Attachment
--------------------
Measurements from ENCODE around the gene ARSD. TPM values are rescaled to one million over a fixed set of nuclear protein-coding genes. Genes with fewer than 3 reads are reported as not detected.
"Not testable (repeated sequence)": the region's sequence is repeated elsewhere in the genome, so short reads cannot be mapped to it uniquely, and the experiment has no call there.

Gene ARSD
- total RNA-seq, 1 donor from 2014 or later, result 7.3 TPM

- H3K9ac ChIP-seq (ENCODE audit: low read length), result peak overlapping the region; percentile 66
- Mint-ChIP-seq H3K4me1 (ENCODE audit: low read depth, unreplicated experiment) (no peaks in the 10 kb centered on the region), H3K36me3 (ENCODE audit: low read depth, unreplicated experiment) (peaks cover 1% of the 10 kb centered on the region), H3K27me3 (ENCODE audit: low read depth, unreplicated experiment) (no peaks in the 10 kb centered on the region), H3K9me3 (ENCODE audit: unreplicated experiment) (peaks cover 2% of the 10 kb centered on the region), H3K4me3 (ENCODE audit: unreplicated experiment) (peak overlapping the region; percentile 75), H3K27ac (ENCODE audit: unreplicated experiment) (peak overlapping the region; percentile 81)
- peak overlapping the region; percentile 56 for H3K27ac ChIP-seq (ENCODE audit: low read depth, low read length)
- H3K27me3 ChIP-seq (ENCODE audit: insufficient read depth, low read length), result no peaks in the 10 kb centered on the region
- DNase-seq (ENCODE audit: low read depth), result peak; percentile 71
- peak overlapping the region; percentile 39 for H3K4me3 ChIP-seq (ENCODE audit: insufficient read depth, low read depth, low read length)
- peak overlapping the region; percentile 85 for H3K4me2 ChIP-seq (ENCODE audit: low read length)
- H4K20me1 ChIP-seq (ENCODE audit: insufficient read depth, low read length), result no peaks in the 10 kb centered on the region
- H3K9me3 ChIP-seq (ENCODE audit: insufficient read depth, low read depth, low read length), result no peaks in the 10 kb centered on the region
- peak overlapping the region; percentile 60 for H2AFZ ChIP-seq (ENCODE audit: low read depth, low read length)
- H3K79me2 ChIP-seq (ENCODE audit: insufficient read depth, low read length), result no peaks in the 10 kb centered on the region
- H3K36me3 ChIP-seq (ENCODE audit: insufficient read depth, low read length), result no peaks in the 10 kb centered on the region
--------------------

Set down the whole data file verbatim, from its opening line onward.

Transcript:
Measurements from ENCODE around the gene ARSD. TPM values are rescaled to one million over a fixed set of nuclear protein-coding genes. Genes with fewer than 3 reads are reported as not detected.
"Not testable (repeated sequence)": the region's sequence is repeated elsewhere in the genome, so short reads cannot be mapped to it uniquely, and the experiment has no call there.

Gene ARSD
- total RNA-seq, 1 donor from 2014 or later, result 7.3 TPM

- H3K9ac ChIP-seq (ENCODE audit: low read length), result peak overlapping the region; percentile 66
- Mint-ChIP-seq H3K4me1 (ENCODE audit: low read depth, unreplicated experiment) (no peaks in the 10 kb centered on the region), H3K36me3 (ENCODE audit: low read depth, unreplicated experiment) (peaks cover 1% of the 10 kb centered on the region), H3K27me3 (ENCODE audit: low read depth, unreplicated experiment) (no peaks in the 10 kb centered on the region), H3K9me3 (ENCODE audit: unreplicated experiment) (peaks cover 2% of the 10 kb centered on the region), H3K4me3 (ENCODE audit: unreplicated experiment) (peak overlapping the region; percentile 75), H3K27ac (ENCODE audit: unreplicated experiment) (peak overlapping the region; percentile 81)
- peak overlapping the region; percentile 56 for H3K27ac ChIP-seq (ENCODE audit: low read depth, low read length)
- H3K27me3 ChIP-seq (ENCODE audit: insufficient read depth, low read length), result no peaks in the 10 kb centered on the region
- DNase-seq (ENCODE audit: low read depth), result peak; percentile 71
- peak overlapping the region; percentile 39 for H3K4me3 ChIP-seq (ENCODE audit: insufficient read depth, low read depth, low read length)
- peak overlapping the region; percentile 85 for H3K4me2 ChIP-seq (ENCODE audit: low read length)
- H4K20me1 ChIP-seq (ENCODE audit: insufficient read depth, low read length), result no peaks in the 10 kb centered on the region
- H3K9me3 ChIP-seq (ENCODE audit: insufficient read depth, low read depth, low read length), result no peaks in the 10 kb centered on the region
- peak overlapping the region; percentile 60 for H2AFZ ChIP-seq (ENCODE audit: low read depth, low read length)
- H3K79me2 ChIP-seq (ENCODE audit: insufficient read depth, low read length), result no peaks in the 10 kb centered on the region
- H3K36me3 ChIP-seq (ENCODE audit: insufficient read depth, low read length), result no peaks in the 10 kb centered on the region